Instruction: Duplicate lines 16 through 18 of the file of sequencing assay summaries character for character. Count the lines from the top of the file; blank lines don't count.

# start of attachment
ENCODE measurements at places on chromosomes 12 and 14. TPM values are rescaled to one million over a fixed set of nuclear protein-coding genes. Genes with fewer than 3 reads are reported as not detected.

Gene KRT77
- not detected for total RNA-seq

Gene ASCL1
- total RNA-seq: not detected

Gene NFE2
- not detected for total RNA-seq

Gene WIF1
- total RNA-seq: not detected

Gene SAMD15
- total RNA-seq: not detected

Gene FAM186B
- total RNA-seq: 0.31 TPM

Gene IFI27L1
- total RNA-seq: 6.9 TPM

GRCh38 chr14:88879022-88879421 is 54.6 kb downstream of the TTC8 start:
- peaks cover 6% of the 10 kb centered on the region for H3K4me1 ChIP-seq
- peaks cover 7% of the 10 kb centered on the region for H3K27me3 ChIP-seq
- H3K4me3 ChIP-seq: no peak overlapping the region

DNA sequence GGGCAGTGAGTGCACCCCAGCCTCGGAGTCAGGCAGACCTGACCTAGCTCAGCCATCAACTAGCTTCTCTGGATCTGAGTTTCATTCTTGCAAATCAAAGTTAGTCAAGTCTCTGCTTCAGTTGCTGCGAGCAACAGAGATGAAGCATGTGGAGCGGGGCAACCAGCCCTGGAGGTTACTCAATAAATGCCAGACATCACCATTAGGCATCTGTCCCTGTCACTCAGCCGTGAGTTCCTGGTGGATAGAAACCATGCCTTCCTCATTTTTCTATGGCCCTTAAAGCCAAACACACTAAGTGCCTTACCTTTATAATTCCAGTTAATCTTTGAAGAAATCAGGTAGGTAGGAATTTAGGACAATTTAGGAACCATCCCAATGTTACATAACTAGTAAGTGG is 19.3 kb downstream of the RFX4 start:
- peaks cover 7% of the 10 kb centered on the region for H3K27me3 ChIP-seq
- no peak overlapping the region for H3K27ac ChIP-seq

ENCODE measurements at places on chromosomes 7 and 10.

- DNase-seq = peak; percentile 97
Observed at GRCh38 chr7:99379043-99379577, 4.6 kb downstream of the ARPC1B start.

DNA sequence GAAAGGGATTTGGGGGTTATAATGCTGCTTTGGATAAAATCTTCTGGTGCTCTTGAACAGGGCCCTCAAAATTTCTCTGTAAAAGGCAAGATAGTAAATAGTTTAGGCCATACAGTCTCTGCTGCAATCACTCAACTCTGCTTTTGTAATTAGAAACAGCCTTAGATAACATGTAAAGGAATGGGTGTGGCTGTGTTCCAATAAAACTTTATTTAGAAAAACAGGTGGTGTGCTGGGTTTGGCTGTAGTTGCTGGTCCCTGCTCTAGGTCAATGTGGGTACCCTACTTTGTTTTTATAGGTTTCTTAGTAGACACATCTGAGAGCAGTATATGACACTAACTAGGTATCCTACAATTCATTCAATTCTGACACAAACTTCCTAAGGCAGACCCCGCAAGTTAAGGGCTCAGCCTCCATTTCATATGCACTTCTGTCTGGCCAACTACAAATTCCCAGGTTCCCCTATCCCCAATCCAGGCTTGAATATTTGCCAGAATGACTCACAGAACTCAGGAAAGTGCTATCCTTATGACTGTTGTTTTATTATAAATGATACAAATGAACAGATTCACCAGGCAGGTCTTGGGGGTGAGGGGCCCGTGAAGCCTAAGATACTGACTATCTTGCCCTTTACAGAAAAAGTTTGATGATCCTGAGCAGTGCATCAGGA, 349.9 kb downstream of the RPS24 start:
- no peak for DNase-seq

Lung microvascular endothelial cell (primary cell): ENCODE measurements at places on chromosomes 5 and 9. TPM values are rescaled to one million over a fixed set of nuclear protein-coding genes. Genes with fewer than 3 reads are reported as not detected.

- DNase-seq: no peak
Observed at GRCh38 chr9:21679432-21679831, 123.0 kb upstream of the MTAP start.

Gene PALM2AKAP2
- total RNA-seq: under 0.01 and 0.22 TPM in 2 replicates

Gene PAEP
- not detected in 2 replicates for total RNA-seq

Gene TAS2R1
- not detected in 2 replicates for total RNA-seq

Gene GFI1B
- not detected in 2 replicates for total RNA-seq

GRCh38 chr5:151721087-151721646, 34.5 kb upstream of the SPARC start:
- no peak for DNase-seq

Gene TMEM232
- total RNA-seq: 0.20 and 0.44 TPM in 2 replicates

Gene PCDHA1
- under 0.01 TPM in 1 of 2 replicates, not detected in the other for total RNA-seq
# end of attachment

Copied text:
GRCh38 chr14:88879022-88879421 is 54.6 kb downstream of the TTC8 start:
- peaks cover 6% of the 10 kb centered on the region for H3K4me1 ChIP-seq
- peaks cover 7% of the 10 kb centered on the region for H3K27me3 ChIP-seq